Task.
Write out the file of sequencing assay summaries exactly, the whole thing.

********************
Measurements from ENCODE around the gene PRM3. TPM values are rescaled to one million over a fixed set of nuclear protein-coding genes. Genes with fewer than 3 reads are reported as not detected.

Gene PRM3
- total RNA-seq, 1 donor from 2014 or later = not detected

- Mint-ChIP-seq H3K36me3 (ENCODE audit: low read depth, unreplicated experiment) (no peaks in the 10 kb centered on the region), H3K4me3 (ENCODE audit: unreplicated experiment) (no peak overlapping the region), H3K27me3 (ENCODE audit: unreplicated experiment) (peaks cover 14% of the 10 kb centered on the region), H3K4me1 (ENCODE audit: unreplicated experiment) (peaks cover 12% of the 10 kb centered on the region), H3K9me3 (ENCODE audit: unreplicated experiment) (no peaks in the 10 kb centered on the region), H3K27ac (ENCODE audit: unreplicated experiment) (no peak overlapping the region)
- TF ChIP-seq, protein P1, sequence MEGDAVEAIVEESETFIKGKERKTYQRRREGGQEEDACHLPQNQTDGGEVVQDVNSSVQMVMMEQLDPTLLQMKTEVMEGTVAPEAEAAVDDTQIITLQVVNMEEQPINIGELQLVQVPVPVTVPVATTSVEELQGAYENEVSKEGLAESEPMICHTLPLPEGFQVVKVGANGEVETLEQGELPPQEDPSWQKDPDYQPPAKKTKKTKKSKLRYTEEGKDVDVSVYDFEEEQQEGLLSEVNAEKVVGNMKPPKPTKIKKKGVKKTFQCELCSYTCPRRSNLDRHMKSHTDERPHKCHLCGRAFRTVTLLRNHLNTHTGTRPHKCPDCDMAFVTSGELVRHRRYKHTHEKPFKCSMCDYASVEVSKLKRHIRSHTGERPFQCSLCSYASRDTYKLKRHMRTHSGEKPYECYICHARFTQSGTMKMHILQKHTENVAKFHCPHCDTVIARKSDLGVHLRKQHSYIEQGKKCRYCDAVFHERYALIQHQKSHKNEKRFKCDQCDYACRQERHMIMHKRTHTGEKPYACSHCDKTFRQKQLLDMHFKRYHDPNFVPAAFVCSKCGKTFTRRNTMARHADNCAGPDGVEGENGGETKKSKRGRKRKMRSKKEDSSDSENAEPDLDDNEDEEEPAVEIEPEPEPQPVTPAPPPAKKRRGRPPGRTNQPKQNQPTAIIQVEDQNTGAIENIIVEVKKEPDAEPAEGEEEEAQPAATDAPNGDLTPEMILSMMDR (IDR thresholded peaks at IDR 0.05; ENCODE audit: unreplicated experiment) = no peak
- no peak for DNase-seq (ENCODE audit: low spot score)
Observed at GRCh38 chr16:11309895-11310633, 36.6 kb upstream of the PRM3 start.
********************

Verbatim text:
Measurements from ENCODE around the gene PRM3. TPM values are rescaled to one million over a fixed set of nuclear protein-coding genes. Genes with fewer than 3 reads are reported as not detected.

Gene PRM3
- total RNA-seq, 1 donor from 2014 or later = not detected

- Mint-ChIP-seq H3K36me3 (ENCODE audit: low read depth, unreplicated experiment) (no peaks in the 10 kb centered on the region), H3K4me3 (ENCODE audit: unreplicated experiment) (no peak overlapping the region), H3K27me3 (ENCODE audit: unreplicated experiment) (peaks cover 14% of the 10 kb centered on the region), H3K4me1 (ENCODE audit: unreplicated experiment) (peaks cover 12% of the 10 kb centered on the region), H3K9me3 (ENCODE audit: unreplicated experiment) (no peaks in the 10 kb centered on the region), H3K27ac (ENCODE audit: unreplicated experiment) (no peak overlapping the region)
- TF ChIP-seq, protein P1, sequence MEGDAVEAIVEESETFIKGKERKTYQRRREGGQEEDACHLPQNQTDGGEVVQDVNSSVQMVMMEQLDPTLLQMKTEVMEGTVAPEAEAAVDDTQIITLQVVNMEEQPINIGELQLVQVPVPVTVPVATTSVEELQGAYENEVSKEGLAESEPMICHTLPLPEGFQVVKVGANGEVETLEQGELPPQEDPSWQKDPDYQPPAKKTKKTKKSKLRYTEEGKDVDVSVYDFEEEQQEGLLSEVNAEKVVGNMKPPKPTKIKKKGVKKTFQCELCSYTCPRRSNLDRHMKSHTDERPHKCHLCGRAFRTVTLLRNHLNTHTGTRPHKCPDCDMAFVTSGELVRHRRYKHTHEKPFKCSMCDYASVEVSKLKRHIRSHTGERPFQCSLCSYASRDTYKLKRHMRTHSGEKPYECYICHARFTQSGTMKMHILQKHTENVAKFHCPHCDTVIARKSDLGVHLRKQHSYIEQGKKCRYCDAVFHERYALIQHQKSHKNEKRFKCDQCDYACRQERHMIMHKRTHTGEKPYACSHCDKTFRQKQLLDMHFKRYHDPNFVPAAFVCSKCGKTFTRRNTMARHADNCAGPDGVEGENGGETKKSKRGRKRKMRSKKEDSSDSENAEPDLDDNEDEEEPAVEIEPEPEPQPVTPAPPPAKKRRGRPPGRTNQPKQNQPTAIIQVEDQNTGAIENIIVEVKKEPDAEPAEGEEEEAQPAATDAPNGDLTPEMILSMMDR (IDR thresholded peaks at IDR 0.05; ENCODE audit: unreplicated experiment) = no peak
- no peak for DNase-seq (ENCODE audit: low spot score)
Observed at GRCh38 chr16:11309895-11310633, 36.6 kb upstream of the PRM3 start.